'Unnatural Hags': Shakespeare's Evil Women in Titus Andronicus, King Lear and Macbeth

By Sentov, Ana | European English Messenger, Summer 2014 | Go to article overview

'Unnatural Hags': Shakespeare's Evil Women in Titus Andronicus, King Lear and Macbeth


Sentov, Ana, European English Messenger


In Shakespearean England the social status of women had declined: both Protestant theology and the teachings of ancient philosophers and physicians re-discovered by the Humanist scholars, considered women weak and sinful, lesser than men. Sixteenth century theologians and scholars saw women as weaker than men both in reason and in physical strength; moreover, they were more likely to prone to irrational fears and figments of their over-active imagination. As he was made in the image of God, the man was perfect, while the woman was created from his rib, to be his companion and helper. As the woman was to blame for the Fall, her duty by nature and by law was to obey her husband, as well as her God. Only if the husband strayed from the righteous path was the wife allowed to disobey him; even then, she was expected to be loyal and bring her husband back to virtuousness (Klein 1980: 240).

Kristina Leon Alfar (2002: 15) says that "woman in the period is frequently represented by evil, sickness and death", as can be seen in the works of Spenser, Shakespeare, and Milton. In the sixteenth and seventeenth century medical treatises, the female body is treated as an imperfect, 'mutilated' version of the male body. Therefore, the woman is physically and, by implication, mentally inferior to the man. Still, scholars and theologians agreed that, if women were quiet, industrious and devoted, their sinful nature could be controlled; if left unchecked, they were certain to stray. This view can often be found in Shakespearean tragedy: when Juliet protests against the arranged marriage, her father curses her, calling her "green sickness carrion" (III.5.156); Tamora is a "beastly creature", (II.3.181), a disgrace to all women. Lear calls Goneril "a disease that's in (his) flesh" (II.4.221), and he denounces both elder daughters as "unnatural hags", (II.4.277); Lady Macbeth calls on evil spirits to "unsex" her (I.5.38) and "take (her) milk for gall" (I.5.45).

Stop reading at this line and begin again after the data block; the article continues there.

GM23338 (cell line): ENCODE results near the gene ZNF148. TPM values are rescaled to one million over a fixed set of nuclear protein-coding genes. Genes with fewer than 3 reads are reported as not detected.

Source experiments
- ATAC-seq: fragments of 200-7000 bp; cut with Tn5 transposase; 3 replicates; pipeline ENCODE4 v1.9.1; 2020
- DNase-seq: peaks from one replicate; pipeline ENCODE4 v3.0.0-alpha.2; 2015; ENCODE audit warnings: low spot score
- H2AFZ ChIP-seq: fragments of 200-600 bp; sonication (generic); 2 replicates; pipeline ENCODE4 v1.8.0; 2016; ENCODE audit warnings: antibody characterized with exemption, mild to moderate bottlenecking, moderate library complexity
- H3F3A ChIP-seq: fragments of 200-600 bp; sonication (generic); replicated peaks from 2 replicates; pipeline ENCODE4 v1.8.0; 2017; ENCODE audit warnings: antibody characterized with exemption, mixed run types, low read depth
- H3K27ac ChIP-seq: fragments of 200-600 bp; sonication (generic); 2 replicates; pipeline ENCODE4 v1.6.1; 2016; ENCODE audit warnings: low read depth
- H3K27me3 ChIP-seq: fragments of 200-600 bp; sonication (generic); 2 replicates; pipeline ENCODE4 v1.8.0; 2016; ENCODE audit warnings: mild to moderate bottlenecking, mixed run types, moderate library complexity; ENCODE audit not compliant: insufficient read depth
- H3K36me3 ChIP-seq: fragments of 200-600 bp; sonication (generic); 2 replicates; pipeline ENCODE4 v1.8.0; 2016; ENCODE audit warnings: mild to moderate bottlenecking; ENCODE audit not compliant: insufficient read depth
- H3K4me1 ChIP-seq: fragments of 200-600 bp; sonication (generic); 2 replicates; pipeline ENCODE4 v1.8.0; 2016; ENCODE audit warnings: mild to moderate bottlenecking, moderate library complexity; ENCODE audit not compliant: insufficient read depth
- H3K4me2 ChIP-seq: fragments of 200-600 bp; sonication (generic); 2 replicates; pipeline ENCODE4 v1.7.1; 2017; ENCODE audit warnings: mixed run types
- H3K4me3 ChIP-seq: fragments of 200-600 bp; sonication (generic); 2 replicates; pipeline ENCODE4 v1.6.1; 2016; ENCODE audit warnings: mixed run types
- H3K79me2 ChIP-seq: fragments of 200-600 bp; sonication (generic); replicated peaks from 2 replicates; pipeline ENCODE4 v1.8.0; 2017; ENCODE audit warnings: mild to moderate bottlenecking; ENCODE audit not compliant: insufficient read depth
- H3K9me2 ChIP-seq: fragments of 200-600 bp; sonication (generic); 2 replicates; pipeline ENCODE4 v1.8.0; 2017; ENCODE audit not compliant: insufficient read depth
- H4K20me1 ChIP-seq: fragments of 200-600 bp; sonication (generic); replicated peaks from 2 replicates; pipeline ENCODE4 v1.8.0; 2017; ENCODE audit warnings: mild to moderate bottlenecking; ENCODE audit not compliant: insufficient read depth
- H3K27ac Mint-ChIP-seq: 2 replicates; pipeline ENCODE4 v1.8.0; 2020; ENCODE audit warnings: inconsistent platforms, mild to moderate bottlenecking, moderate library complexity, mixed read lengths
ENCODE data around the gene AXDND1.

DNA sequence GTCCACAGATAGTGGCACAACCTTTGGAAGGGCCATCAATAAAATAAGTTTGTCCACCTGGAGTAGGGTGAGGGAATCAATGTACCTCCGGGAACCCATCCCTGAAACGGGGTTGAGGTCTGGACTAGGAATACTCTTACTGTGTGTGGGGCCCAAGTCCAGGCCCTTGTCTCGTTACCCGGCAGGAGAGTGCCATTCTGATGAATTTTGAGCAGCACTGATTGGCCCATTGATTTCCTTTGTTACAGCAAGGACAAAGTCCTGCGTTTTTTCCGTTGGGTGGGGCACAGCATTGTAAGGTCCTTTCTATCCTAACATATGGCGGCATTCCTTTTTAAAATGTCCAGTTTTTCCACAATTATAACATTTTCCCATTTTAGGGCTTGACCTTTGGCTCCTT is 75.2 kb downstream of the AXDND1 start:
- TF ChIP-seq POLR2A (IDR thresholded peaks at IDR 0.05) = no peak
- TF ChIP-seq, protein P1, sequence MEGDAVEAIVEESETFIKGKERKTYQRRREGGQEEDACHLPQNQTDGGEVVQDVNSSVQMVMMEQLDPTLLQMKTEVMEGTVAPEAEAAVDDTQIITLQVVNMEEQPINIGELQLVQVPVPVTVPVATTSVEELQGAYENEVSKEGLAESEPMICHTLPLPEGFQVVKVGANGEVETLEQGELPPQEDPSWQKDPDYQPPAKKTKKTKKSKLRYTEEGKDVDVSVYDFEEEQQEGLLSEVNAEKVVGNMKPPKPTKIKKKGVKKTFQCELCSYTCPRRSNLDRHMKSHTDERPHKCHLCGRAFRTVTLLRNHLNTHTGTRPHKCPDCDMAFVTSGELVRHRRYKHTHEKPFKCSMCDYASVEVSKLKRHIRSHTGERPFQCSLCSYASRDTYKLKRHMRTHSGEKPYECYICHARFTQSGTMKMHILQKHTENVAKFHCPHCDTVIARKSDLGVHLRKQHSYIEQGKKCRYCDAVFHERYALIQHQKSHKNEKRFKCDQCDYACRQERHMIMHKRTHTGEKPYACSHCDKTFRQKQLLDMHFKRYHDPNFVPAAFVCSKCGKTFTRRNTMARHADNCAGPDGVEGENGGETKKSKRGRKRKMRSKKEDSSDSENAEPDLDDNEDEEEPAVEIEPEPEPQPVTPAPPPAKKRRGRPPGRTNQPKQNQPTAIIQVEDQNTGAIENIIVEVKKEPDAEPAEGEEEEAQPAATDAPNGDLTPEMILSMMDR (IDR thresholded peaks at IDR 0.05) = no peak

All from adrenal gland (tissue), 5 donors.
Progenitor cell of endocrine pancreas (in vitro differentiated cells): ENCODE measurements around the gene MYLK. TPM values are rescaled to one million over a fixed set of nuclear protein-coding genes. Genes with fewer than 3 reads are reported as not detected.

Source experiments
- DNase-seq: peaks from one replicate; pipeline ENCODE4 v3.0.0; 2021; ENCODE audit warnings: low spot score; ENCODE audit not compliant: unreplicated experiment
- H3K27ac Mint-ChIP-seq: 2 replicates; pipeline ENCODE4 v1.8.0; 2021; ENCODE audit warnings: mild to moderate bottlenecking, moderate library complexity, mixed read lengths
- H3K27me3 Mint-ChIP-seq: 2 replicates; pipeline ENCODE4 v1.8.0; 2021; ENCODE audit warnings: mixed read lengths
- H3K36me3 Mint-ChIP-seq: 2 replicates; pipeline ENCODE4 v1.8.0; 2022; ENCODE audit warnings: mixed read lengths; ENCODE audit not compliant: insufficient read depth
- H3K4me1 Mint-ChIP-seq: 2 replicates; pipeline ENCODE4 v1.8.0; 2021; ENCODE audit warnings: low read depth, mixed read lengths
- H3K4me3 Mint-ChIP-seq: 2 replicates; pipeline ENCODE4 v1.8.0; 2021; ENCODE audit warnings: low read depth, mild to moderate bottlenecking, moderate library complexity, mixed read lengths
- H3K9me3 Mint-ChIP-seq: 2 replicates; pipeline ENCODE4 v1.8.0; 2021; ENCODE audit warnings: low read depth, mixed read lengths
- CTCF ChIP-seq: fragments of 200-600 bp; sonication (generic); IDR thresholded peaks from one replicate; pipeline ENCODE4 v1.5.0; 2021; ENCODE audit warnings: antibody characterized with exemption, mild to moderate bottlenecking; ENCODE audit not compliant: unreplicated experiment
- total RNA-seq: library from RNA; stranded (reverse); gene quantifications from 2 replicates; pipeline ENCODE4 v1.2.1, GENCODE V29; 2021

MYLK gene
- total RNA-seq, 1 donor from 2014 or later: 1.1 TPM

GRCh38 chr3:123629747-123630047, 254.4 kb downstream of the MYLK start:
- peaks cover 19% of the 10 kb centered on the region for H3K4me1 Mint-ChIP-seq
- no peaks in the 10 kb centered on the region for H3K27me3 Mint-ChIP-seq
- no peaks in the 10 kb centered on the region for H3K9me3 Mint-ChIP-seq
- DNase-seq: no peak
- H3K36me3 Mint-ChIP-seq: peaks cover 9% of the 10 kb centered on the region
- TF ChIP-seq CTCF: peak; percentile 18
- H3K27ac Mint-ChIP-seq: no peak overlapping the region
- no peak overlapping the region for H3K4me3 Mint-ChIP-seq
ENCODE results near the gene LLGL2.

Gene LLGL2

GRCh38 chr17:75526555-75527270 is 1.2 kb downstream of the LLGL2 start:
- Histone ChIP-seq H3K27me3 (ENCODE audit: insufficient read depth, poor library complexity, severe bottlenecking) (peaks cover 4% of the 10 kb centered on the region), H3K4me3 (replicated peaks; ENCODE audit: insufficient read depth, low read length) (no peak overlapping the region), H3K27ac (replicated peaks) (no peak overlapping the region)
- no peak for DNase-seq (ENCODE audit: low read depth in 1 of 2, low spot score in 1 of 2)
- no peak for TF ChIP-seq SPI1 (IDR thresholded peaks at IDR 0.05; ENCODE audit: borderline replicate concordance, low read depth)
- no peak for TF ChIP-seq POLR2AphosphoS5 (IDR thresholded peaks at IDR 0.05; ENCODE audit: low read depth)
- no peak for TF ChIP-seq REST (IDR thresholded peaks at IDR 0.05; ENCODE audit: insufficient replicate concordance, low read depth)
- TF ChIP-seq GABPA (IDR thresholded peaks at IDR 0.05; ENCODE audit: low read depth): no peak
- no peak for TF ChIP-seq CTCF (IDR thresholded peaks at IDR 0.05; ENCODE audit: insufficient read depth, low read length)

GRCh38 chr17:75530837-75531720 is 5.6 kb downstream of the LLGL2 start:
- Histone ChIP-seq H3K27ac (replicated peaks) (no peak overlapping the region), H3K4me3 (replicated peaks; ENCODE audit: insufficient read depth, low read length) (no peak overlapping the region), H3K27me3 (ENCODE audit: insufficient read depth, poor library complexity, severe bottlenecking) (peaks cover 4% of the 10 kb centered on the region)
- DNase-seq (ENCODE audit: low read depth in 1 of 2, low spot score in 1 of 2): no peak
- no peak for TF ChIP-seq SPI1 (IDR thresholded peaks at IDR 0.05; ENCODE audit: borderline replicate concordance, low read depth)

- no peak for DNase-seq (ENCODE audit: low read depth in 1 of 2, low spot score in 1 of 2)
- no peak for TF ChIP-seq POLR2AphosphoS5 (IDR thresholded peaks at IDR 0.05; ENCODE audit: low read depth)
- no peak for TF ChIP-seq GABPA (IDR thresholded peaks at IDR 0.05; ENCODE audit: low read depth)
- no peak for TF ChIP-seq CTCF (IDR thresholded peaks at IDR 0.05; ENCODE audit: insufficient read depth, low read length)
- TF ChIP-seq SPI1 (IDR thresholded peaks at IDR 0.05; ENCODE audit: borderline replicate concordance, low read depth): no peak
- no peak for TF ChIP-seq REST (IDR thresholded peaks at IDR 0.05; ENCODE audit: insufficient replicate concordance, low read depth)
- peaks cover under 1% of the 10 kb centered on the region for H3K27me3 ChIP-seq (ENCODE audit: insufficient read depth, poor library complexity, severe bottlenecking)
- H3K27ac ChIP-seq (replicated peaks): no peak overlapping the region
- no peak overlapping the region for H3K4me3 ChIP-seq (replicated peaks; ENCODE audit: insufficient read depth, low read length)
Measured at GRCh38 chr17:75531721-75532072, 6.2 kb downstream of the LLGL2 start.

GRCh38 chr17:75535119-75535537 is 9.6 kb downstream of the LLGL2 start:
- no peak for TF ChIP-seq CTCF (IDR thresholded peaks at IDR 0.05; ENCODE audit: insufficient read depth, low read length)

This paper will analyse the characters of evil women in Titus Andronicus, King Lear and Macbeth, their common features and the ways they are presented. Several common features are immediately recognizable: all these women attempt to win male prerogatives, such as the power to rule the land or make decisions; they fight the constraints of gender roles and behaviour patterns; they exhibit either ambition or desire for vengeance, which jeopardizes male authority; finally, their sexuality escapes the male control. Consequently, their power is ascribed (by the male characters) to the supernatural and demonic forces. While studying the characters of Goneril, Regan, Lady Macbeth, and (in some cases) Cleopatra, many Shakespearean scholars

"have taken the denunciations of male characters at their word. Because Lear, Albany, Macbeth, Caesar and Antony accuse their women variously of monstrosity, manliness, salaciousness, and betrayal, scholars have assumed that Goneril, Regan, Lady Macbeth and Cleopatra are in fact unnatural women, manipulative deceivers, and by association 'evil'." (Alfar 2002: 15-16)

Other critics have claimed that, by describing the evil deeds of these women, Shakespeare himself exhibits his mysogyny and fear of female power, and resolves this by eliminating the female characters which jeopardize the masculine identity and rule (2). Therefore, this paper will try to explain how the characters of evil women simultaneously reflect and undermine the traditional view of women in the early modern period.

Titus Andronicus is a traditional revenge tragedy in which the titular protagonist, Titus, a Roman general, who had lost twenty one of his sons in the wars against the Goths, seeks vengeance. In the beginning, he is determined to execute the eldest son of Tamora, queen of the Goths, to appease his sons' spirits. Tamora is first seen pleading for her son's life:

   Victorious Titus, rue the tears I shed,
   A mother's tears in passion for her son;
   And if thy sons were ever dear to thee,
   O, think my son to be as dear to me! … 

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